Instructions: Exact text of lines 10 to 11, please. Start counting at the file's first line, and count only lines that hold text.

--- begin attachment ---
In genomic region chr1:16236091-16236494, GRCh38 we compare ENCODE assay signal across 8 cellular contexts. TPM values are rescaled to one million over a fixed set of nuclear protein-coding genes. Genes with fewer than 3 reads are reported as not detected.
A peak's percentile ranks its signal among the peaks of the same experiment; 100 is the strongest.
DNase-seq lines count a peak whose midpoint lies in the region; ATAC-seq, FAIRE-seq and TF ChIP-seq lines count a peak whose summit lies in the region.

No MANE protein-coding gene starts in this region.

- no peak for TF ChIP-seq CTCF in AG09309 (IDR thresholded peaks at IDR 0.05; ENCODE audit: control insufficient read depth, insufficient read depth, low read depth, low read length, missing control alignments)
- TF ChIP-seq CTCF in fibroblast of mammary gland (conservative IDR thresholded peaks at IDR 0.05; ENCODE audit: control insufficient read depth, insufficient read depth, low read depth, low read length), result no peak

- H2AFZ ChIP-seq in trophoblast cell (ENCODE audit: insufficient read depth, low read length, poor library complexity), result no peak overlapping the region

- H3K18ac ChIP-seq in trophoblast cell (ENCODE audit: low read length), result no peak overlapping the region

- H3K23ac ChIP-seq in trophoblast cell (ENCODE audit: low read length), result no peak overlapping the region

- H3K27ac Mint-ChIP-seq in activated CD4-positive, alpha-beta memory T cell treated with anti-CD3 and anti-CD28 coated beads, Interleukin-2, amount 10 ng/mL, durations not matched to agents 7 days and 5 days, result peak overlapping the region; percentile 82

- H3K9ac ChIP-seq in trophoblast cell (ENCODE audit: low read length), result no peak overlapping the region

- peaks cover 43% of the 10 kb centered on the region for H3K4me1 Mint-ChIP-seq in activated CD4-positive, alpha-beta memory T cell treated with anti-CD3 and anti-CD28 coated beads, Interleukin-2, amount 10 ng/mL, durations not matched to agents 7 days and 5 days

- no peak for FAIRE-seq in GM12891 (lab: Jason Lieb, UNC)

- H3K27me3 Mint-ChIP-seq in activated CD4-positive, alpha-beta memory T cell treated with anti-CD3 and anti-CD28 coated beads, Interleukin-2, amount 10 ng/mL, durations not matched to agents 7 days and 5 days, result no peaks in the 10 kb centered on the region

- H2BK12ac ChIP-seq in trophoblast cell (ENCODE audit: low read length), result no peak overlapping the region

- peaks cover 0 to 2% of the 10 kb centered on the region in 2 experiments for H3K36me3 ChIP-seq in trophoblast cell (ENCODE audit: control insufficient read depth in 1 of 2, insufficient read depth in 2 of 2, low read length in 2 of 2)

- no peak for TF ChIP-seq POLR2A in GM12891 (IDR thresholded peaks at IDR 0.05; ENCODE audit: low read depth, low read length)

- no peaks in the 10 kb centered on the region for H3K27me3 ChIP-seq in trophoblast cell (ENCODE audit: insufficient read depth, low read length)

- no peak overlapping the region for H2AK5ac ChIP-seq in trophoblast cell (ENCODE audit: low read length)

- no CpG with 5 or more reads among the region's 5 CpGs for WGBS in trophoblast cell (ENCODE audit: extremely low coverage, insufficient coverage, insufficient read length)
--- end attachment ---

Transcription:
- H3K27ac Mint-ChIP-seq in activated CD4-positive, alpha-beta memory T cell treated with anti-CD3 and anti-CD28 coated beads, Interleukin-2, amount 10 ng/mL, durations not matched to agents 7 days and 5 days, result peak overlapping the region; percentile 82

- H3K9ac ChIP-seq in trophoblast cell (ENCODE audit: low read length), result no peak overlapping the region